Class 12 Reading Comprehension Chapter 1 Almost a Disaster
Almost a Disaster
In a wild part of West Virginia in the United States of America, lived a poor old widow and her daughter. Their home was a tumble-down old shack, built near a great chasm, and miles away from any neighbors. The railway, which ran between Baltimore and Ohio, had its track close by, and it spanned the yawning ravine by means of a high wooden bridge.
The winter had been bitterly cold and by far the most severe experienced in that particular district for many years. Early in the month of March, the snow on the mountain heights melted and formed roaring torrents, which rushed into the valleys below. The surging water rose higher in the gorge, and the two women became alarmed when they saw that the bridge was in danger of being swept away.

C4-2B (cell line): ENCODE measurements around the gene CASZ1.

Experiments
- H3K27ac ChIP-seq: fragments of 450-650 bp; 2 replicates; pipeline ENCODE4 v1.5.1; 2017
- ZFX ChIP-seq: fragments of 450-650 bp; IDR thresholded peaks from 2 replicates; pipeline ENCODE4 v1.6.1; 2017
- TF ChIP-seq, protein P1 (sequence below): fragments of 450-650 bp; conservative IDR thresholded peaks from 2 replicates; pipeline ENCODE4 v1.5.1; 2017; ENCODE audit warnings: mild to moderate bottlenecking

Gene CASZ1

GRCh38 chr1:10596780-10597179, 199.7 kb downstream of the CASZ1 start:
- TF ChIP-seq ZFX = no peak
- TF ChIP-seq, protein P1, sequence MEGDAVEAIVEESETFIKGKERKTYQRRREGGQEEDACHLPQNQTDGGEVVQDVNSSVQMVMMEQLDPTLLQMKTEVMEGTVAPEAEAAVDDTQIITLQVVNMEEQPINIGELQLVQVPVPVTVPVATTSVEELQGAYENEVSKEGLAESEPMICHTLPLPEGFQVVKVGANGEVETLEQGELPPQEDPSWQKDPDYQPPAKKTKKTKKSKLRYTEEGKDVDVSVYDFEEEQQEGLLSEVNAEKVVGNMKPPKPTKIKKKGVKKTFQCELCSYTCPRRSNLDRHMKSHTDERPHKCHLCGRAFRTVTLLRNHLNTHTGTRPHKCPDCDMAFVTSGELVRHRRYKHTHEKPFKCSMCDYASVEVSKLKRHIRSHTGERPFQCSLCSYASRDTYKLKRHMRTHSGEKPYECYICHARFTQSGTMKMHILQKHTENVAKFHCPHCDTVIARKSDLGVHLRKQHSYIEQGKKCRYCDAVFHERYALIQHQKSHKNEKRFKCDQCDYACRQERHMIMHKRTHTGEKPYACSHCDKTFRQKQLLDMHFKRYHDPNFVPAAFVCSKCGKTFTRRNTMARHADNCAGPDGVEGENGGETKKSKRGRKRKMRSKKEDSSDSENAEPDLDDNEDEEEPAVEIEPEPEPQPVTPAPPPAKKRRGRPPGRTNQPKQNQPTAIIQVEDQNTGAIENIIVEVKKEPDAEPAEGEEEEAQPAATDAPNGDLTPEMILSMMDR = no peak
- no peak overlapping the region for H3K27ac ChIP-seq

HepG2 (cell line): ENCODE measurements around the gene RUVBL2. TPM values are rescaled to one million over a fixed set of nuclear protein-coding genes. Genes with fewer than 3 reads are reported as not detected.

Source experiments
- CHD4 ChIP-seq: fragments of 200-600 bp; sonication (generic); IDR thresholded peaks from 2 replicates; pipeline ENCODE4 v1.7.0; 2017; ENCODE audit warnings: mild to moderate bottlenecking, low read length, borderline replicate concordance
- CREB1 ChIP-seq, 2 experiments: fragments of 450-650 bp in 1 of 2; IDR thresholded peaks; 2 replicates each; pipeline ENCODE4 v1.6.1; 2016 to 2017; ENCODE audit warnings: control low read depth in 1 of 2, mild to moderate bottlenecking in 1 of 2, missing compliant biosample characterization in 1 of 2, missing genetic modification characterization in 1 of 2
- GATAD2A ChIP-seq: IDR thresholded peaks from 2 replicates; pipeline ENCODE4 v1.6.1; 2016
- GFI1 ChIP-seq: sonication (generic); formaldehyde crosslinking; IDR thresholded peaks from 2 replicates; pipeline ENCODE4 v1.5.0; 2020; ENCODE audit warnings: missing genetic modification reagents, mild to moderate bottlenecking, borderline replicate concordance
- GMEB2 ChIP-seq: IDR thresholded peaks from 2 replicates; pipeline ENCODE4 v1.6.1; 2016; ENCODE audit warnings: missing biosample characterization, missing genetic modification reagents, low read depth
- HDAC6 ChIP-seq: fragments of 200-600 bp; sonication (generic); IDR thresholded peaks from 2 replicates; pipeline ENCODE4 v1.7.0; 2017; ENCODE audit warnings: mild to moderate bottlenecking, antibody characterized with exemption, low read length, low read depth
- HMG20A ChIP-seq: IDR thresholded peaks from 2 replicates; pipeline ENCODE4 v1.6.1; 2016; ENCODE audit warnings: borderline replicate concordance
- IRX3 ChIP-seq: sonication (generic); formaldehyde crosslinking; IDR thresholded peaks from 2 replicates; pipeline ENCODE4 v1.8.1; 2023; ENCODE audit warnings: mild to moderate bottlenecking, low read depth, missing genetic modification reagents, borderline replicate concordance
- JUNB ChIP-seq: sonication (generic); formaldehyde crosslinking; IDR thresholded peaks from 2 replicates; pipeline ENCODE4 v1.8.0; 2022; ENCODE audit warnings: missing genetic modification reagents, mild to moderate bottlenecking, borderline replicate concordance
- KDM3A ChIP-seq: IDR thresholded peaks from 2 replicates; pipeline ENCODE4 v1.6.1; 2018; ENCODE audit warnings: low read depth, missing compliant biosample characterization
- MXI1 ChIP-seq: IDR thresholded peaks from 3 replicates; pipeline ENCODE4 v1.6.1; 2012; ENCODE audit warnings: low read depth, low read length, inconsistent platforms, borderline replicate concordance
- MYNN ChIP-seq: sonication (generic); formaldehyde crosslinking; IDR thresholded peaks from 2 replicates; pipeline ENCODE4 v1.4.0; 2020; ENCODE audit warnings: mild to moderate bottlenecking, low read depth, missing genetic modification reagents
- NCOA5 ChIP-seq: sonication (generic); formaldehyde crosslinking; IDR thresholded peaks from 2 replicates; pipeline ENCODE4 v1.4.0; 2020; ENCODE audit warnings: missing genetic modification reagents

One evening, the ceaseless roar seemed to be even louder than usual, and the old woman and her daughter went to bed feeling very uneasy in their minds, and wondering how long the bridge would resist the terrible swirling water. About midnight, the harsh noise of rending timber awakened them, and the startled frightened women quickly rose and dressed. Out into the howling wind they hurried to see what actual damage had been done, and to their horror they found that the bridge had been practically destroyed and that a few hanging beams, and some broken twisted rails were all that remained.